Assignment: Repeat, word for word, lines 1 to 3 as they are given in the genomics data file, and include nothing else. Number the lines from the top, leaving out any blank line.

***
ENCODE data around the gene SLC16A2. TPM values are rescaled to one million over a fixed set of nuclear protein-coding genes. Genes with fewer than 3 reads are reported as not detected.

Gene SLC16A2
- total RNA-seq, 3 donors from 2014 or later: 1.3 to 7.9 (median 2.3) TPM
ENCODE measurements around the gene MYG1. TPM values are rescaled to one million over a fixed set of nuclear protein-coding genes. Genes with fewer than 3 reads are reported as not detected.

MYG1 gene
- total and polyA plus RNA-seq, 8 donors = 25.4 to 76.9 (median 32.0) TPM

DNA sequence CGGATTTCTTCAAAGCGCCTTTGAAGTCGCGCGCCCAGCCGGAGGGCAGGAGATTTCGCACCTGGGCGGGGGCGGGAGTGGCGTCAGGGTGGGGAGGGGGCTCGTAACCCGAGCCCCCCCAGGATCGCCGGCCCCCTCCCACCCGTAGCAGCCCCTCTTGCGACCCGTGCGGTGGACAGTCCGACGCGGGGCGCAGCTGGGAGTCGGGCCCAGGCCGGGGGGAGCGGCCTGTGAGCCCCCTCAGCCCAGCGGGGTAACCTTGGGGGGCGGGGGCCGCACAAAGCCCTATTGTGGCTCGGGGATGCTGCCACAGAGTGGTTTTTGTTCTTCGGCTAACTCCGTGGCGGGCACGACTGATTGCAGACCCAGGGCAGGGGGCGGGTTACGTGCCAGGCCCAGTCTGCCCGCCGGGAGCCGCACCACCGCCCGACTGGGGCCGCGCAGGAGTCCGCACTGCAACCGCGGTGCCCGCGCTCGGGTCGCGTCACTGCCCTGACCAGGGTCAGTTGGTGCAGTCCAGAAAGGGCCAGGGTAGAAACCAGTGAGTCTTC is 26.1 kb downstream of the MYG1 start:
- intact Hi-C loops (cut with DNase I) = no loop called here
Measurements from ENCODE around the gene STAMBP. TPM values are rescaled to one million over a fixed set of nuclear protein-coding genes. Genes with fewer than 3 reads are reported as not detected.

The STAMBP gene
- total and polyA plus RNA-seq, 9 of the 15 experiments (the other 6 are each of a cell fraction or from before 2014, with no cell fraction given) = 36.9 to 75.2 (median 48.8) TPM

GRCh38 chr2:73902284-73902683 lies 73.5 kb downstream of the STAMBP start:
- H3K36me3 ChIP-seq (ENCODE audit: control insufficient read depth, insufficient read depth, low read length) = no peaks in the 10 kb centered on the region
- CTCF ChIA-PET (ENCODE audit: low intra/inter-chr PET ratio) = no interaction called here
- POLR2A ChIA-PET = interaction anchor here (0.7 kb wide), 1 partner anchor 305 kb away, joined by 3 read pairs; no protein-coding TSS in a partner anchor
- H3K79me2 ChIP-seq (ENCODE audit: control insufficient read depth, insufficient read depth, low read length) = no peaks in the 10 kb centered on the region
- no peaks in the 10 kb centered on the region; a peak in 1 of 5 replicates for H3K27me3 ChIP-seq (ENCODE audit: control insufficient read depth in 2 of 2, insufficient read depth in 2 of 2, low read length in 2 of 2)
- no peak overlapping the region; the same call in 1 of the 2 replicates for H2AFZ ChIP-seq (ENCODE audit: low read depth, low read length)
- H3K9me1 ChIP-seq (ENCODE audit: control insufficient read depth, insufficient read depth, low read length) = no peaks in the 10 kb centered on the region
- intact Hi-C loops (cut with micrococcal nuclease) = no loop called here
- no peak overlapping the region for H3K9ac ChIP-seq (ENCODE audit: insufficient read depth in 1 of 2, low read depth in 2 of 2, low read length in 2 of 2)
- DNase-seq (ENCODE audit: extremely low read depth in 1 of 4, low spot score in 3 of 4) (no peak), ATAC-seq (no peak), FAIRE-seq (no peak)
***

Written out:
ENCODE data around the gene SLC16A2. TPM values are rescaled to one million over a fixed set of nuclear protein-coding genes. Genes with fewer than 3 reads are reported as not detected.

Gene SLC16A2
- total RNA-seq, 3 donors from 2014 or later: 1.3 to 7.9 (median 2.3) TPM